(a) Expansion by Means of Increasing the Level of Expenditure on the Inputs:

In Fig. 8.14, let us suppose that, initially, the firm’s level of cost is such that its ICL is L1M1 and output-maximisation subject to cost constraint occurs at the point of tangency, E1, between the ICL, L1M1, and an IQ which is IQ1. At E1 the firm uses X1 of the first input and y1 of the second input to produce the maximum possible output, say, q1, which is represented by IQ1.

Now, if the firm decides to expand by increasing the cost level from the level of L1M1 to that of L2M2, then the firm would be in output-maximising equilibrium at the point of tangency E2 (x2, y2), on IQ2, using more of the inputs, x2 > x1 and y2 > y1, and producing an output level, say, q2, q2 > q1, since IQ2 is a higher isoquant than IQ1.

In the same way, if the firm decides to expand further, it would increase its cost level from that of L2M2 to that of L3M3 and it would produce the maximum output subject to the cost constraint at the point of tangency E3 (x3, y3) on IQ3 using more of the inputs, x3 > x2 and y3 > y2, and producing a higher level of output, say, q3, q3 > q2, since IQ3 is a higher IQ than IQ2.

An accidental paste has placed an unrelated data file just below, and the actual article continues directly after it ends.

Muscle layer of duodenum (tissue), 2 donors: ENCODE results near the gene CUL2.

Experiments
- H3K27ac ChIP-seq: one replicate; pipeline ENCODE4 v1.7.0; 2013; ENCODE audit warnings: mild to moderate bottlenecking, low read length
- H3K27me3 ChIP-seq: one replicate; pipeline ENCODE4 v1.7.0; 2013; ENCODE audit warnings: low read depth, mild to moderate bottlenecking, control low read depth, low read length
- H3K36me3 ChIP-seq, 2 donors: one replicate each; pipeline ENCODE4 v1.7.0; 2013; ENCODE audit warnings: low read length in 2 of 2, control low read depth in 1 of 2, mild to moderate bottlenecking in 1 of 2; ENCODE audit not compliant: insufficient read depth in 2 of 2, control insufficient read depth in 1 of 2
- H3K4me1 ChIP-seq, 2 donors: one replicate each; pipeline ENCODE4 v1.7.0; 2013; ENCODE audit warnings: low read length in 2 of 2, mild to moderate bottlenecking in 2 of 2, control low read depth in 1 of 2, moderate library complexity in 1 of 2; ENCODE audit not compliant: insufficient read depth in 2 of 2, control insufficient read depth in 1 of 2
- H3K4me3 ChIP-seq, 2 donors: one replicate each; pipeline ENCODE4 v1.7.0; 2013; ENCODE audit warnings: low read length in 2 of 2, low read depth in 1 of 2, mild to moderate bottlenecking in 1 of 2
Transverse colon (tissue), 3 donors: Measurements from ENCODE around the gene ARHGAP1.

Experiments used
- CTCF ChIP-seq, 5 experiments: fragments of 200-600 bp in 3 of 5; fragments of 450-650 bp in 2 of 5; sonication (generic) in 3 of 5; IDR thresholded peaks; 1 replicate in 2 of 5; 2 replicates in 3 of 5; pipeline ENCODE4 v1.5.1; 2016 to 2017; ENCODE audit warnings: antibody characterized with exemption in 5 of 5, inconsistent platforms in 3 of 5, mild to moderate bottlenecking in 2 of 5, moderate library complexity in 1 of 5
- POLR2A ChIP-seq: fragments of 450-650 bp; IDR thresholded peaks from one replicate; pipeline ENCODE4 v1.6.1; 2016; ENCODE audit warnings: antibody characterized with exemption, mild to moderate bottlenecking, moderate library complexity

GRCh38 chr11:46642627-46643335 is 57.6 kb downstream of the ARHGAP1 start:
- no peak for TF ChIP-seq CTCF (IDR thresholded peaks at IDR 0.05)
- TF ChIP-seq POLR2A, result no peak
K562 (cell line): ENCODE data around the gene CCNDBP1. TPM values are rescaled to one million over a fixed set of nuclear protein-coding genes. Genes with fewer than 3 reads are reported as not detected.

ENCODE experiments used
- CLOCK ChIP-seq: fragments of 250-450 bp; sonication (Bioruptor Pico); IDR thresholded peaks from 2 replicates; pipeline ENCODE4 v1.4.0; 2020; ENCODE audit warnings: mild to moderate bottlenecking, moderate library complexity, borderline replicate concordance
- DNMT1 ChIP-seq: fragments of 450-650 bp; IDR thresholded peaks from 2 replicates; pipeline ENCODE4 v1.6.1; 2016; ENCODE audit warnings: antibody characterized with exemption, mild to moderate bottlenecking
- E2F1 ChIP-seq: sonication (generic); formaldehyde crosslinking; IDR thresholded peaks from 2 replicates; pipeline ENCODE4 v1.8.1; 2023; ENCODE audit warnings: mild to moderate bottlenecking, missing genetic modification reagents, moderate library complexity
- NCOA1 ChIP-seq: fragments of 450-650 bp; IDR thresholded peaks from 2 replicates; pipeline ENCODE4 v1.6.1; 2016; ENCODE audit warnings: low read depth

The process of expansion of firm’s operations through increases in the level of cost may go on in this say so long as the firm decides in its favour. If we now join the point of origin O and the points E1, E2, E3, etc. by a path, then we would obtain the firm’s expansion path OK in Fig. 8.14.

That is, if the firm expands by increasing its level of cost, it would have to move successively from one equilibrium point to another along this expansion path.

We have joined the path through the equilibrium points E1, E2, etc. with the point of origin O, because if the firm moves backward along the expansion path by decreasing the cost level then it would be moving from the initial equilibrium point, say, E3 to E2, then from E2 to E) and would approach the point O which would be the limiting point in this process.

As the firm’s cost level decreases and tends to zero, the input quantities and the output quantity would all decrease and tend to zero, and thus the point of origin O would be the limiting point.